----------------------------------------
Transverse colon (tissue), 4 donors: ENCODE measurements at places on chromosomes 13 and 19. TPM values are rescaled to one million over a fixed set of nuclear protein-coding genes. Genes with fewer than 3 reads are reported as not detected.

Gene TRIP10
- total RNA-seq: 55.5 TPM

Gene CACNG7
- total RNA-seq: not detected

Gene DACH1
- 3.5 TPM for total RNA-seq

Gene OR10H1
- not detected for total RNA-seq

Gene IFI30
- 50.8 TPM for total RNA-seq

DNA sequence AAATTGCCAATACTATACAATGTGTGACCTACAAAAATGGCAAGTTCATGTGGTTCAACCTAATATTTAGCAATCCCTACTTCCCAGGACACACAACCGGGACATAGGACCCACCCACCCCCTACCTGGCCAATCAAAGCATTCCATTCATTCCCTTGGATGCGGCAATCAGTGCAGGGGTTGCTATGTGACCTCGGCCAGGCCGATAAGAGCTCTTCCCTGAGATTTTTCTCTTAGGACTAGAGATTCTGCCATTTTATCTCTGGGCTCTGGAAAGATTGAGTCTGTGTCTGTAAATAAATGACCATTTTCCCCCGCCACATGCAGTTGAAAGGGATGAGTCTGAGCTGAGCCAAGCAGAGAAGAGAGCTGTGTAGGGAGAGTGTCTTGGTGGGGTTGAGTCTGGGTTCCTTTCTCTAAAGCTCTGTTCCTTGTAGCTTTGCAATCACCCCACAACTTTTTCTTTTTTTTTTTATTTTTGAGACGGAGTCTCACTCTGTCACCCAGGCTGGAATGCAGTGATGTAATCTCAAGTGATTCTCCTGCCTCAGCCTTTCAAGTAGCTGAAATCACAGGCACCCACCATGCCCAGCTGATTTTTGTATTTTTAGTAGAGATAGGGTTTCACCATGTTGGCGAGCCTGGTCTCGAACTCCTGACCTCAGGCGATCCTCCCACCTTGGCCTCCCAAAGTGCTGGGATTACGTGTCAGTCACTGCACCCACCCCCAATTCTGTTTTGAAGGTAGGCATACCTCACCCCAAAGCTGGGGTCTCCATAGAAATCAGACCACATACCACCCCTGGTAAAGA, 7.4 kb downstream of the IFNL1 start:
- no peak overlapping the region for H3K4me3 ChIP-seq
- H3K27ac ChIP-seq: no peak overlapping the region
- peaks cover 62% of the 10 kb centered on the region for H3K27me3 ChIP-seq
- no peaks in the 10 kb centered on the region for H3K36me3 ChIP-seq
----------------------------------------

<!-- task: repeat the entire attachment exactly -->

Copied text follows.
Transverse colon (tissue), 4 donors: ENCODE measurements at places on chromosomes 13 and 19. TPM values are rescaled to one million over a fixed set of nuclear protein-coding genes. Genes with fewer than 3 reads are reported as not detected.

Gene TRIP10
- total RNA-seq: 55.5 TPM

Gene CACNG7
- total RNA-seq: not detected

Gene DACH1
- 3.5 TPM for total RNA-seq

Gene OR10H1
- not detected for total RNA-seq

Gene IFI30
- 50.8 TPM for total RNA-seq

DNA sequence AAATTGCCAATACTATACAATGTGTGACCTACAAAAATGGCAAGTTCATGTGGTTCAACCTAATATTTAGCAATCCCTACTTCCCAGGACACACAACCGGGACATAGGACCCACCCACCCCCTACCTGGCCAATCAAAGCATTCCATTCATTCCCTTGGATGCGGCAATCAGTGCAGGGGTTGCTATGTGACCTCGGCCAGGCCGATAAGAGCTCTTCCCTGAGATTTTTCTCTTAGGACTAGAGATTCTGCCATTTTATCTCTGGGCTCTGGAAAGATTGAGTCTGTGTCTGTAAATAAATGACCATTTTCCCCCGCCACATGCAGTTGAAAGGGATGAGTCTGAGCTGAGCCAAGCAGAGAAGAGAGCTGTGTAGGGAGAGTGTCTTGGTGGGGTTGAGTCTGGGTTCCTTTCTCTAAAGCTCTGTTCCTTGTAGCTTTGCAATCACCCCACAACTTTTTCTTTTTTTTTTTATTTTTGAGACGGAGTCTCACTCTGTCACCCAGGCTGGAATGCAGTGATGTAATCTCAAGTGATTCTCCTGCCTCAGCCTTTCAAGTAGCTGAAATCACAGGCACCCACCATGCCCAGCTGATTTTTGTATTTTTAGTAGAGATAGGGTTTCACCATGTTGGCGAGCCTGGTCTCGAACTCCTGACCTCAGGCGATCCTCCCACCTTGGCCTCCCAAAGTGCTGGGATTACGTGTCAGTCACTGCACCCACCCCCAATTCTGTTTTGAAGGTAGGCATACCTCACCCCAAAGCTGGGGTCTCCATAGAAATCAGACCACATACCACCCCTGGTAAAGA, 7.4 kb downstream of the IFNL1 start:
- no peak overlapping the region for H3K4me3 ChIP-seq
- H3K27ac ChIP-seq: no peak overlapping the region
- peaks cover 62% of the 10 kb centered on the region for H3K27me3 ChIP-seq
- no peaks in the 10 kb centered on the region for H3K36me3 ChIP-seq